Insight

'Cherished by all' to 'target of derision' - Arthur Labinjo-Hughes' story

A pitifully weak Arthur struggles to lift his duvet

Warning: This article contains images of child abuse that readers may find distressing

The conviction of Emma Tustin for murder and Thomas Hughes for manslaughter were the final acts in a tragedy that had been unfolding in the life of Arthur Labinjo-Hughes since at least 2019.

A mother in jail for manslaughter, a killer father and a "wicked stepmother" - many are now asking what chance he ever had. 

But this interpretation ignores the loving wider family who have been crushed by these events: the grandmothers and uncles who tried to alert the authorities and who have sat through weeks of the most horrifying testimony to see justice done for the little boy. 

Haunting CCTV of him waking up on the final day of his life - two heartbreaking minutes of it - encapsulates the horror of what was done to the six-year-old.


Footage seen in court shows Arthur appearing to struggle to lift up a duvet

This video contains distressing images

Struggling to stand and to lift his duvet the effects of the mistreatment he suffered are obvious. 

A host of medical experts stood before the jury over the course of the nine-week trial to outline the scale and the scope of the abuse.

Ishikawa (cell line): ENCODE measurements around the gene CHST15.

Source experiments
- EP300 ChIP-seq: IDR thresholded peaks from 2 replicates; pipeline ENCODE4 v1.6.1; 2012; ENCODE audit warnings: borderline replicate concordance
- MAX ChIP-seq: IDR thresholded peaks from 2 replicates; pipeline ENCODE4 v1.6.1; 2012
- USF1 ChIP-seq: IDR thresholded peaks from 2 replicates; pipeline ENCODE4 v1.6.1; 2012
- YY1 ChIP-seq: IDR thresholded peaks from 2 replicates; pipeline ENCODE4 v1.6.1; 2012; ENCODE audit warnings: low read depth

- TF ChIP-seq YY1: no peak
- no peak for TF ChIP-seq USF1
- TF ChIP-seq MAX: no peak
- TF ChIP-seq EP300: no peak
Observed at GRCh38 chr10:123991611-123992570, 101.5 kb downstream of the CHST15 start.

Arthur’s left kidney had shrunk and so had his thymus gland - a small organ in the chest that forms part of the immune system.

Dr Roger Malcolmson, a consultant pathologist, said this shrinkage was likely caused by "severe and or prolonged physical stress", the effect of "repeated and sustained abuse".

Arthur’s body was a patchwork of bruises. He was dehydrated. His ribs were protruding and his eyes were sunken.

The act that killed him was a period of violent shaking combined with impacts - as though his head had been struck against something hard. There was bleeding on his brain and his retinas were detached. 

Arthur's body was a patchwork of bruises, the court was told Credit: Family handout

Dr Sarah Dixon, a consultant paediatrician who wrote a report about Arthur’s lived experience, was asked how great a force would be needed to cause the head injuries he had sustained. 

She said: "It would be akin to the kind of force generated with high-speed road traffic collisions or a fall from height from a first or second floor window onto an unyielding surface, something like concrete."

Yet for six-and-a-quarter of his six-and-a-half years, this child apparently lived a normal life.

His parents, though separated, were both involved in his care along with a host of grandparents and uncles with whom he had regular contact. 

He was, as a prosecutor told this murder trial, "cherished by all".

An avid Birmingham City fan, he loved football, cricket and playing outside. He loved DC and Marvel Superheroes and Julia Donaldson books and he enjoyed school. 

Arthur loved DC and Marvel superheroes Credit: Handout

But, in February 2019, his mother Olivia Labinjo-Halcrow stabbed her new partner, Gary Cunningham, to death during a drug-fuelled argument. That event was to prove fatal for Arthur, too. 

He went to live full time with his father Thomas Hughes and at first all was well. They stayed together in an annex in his grandparents' garden. 

His brother Andrew told the jury Olivia's conviction strengthened the relationship between Arthur and his dad. "It was them against the world," he said.